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by Venesha Johnson | Associater Writer
Recently I was saying out loud, speaking to myself, that I hadn’t had or seen a slice of warm Toto (pronounced as Toe-tuh) in a very long time, and my younger sibling dared to ask “wah name suh?” I was truly offended by the fact that not one of my three younger sisters had a clue as to what Toto is.
You see, Toto is a staple in Jamaica. Or at least, it used to be. There was a time when Toto was frequently made in Jamaican households. It was the go-to cake for most because the ingredients were simple and easily found in every Jamaican kitchen, and it didn’t require a lot of time and attention.
When I think of Toto, I think about the days when after church service the elder ladies would gather in the back, slicing up big baking tins of Toto to be shared with everyone.
But Toto has been around for what may seem like forever. Toto is Jamaican. The tradition of making Toto goes as far back as the times of slavery. It is said that after long days of toil and labour, plus being severely underfed, the slaves would come together to make Toto.
All they needed, were the few ingredients available to them to make this heavy and filling cake, coconut, molasses and flour. Of course, back then, they didn’t have modern ovens as we do, so they would use what Jamaicans fondly refer to as “hell a top, hell a bottom and hallelujah in the middle” to bake the Totos.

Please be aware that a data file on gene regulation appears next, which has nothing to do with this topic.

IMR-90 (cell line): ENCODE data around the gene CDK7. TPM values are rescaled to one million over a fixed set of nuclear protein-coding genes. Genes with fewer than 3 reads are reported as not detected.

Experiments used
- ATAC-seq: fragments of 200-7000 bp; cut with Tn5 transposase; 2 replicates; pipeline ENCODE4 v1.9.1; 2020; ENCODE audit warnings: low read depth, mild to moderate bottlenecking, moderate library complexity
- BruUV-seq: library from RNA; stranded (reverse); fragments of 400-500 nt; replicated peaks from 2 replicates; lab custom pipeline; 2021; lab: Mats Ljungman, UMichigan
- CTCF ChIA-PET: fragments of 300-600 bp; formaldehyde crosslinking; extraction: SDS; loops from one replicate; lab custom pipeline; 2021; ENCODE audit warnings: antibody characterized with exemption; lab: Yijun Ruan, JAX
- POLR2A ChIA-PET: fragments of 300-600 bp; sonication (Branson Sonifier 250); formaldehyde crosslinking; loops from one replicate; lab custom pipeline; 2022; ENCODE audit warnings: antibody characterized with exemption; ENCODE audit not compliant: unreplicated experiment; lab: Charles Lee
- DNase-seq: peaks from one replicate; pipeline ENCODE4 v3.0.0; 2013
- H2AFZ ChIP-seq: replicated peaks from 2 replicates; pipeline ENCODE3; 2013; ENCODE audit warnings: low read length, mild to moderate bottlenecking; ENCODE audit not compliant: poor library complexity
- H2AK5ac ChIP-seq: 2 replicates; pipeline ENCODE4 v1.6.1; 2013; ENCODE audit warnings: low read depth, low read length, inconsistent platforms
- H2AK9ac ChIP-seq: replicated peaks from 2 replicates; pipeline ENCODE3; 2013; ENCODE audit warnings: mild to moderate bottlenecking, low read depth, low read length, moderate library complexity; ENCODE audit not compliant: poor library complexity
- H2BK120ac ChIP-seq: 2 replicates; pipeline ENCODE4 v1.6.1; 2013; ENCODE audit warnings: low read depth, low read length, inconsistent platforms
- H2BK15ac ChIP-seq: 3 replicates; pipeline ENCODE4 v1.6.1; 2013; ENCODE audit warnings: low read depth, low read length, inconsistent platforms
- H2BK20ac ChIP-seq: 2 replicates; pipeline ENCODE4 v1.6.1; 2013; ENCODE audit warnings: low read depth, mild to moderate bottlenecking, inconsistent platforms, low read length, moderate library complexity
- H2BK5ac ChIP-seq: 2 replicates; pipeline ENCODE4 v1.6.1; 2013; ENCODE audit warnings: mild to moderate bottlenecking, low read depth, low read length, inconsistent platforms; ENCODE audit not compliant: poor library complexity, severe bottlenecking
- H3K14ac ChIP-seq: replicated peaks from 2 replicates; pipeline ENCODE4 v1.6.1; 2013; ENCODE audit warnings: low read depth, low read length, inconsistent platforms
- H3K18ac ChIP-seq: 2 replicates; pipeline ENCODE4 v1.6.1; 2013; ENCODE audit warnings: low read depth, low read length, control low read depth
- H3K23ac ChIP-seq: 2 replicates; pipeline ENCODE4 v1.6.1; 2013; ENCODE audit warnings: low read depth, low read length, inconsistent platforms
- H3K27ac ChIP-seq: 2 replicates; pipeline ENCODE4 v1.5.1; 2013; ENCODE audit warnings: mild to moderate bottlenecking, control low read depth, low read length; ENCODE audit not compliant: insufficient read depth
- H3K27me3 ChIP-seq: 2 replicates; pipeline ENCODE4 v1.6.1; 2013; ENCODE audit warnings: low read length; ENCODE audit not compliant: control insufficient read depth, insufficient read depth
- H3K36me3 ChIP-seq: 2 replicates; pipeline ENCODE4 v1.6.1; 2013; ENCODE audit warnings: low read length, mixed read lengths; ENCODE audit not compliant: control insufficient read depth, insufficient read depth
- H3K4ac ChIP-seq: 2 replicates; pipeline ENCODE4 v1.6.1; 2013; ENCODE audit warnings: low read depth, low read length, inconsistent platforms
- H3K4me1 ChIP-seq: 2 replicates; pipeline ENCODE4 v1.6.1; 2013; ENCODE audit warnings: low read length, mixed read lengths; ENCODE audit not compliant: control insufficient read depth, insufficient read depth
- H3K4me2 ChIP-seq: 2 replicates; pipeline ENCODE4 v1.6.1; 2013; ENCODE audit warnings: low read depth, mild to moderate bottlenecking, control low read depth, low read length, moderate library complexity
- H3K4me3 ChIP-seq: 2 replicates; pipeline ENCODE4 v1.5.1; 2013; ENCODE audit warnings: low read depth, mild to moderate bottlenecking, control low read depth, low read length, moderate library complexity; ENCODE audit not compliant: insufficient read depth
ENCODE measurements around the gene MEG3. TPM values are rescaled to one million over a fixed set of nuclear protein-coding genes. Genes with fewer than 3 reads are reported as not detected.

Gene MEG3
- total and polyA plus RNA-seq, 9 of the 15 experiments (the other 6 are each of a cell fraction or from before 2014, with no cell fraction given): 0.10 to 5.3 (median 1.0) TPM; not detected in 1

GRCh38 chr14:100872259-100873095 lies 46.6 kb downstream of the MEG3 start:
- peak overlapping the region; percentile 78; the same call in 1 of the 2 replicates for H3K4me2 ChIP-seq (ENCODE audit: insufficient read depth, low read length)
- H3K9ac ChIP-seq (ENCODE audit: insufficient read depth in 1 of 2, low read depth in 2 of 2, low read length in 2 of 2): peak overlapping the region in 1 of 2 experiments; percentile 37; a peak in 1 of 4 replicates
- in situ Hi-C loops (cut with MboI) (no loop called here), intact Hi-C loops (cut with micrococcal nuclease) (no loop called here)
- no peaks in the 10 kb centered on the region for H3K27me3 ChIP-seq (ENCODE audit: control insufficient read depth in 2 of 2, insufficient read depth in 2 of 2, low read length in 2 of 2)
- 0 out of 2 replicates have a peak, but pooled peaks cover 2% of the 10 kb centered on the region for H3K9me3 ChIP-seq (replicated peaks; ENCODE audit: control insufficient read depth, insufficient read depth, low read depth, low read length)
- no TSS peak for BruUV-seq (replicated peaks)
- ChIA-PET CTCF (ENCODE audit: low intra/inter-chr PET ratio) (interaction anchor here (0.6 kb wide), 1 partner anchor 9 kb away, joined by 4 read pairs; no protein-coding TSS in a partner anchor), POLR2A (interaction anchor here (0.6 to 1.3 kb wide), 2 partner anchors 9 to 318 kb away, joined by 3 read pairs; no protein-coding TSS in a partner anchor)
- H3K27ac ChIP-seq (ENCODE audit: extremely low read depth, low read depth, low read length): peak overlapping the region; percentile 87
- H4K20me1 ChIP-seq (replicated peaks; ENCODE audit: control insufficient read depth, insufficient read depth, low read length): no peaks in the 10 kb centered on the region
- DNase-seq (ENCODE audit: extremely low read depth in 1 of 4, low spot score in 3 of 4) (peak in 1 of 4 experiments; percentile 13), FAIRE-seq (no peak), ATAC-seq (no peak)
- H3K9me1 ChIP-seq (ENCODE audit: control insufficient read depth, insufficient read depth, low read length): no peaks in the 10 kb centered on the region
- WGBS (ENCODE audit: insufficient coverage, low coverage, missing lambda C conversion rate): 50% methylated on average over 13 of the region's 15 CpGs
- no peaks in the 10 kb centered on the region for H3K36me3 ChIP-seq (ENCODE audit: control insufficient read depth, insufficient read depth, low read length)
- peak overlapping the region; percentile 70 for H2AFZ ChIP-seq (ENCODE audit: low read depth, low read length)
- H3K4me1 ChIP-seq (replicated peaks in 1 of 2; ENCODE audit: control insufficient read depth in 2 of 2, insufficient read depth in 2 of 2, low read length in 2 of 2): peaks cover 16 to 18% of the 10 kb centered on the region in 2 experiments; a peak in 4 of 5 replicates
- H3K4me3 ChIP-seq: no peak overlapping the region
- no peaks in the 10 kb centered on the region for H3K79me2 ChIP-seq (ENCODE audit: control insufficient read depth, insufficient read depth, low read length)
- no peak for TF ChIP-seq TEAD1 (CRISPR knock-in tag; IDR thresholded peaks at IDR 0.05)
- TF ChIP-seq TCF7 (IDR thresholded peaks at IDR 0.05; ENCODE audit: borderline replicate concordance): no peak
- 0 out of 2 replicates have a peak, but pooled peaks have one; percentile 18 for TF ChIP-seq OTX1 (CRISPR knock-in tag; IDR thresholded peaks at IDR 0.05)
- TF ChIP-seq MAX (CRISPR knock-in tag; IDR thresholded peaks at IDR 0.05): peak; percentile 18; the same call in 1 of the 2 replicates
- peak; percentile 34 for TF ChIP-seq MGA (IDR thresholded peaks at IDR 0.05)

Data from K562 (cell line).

This method simply consisted of using a coal stove at the bottom of the baking pan or, in most cases, a Dutch pot and using a metallic sheet or zinc with hot coal on top of the pot. This way, the cake bakes from both sides simultaneously.
One of the main differences with Toto now, compared to back then, is the elimination of molasses from the ingredients, it is instead replaced with other spices like nutmeg and cinnamon.
It may not be quite as easy for us to get our hands on a slice of Toto these days, unless its made at home or if you are lucky enough to run into a street vendor who walks around with a tray filled with slices of Toto, Potato and Cornmeal Pudding, otherwise the chances are quite slim.
So just in case, you can’t get any Toto to buy, here is a simple recipe of how you can make your very own Toto (coconut cake) at home.
Feel free to share this recipe with your friends and families and spread the delicious goodness of Jamaican Toto (coconut cake).
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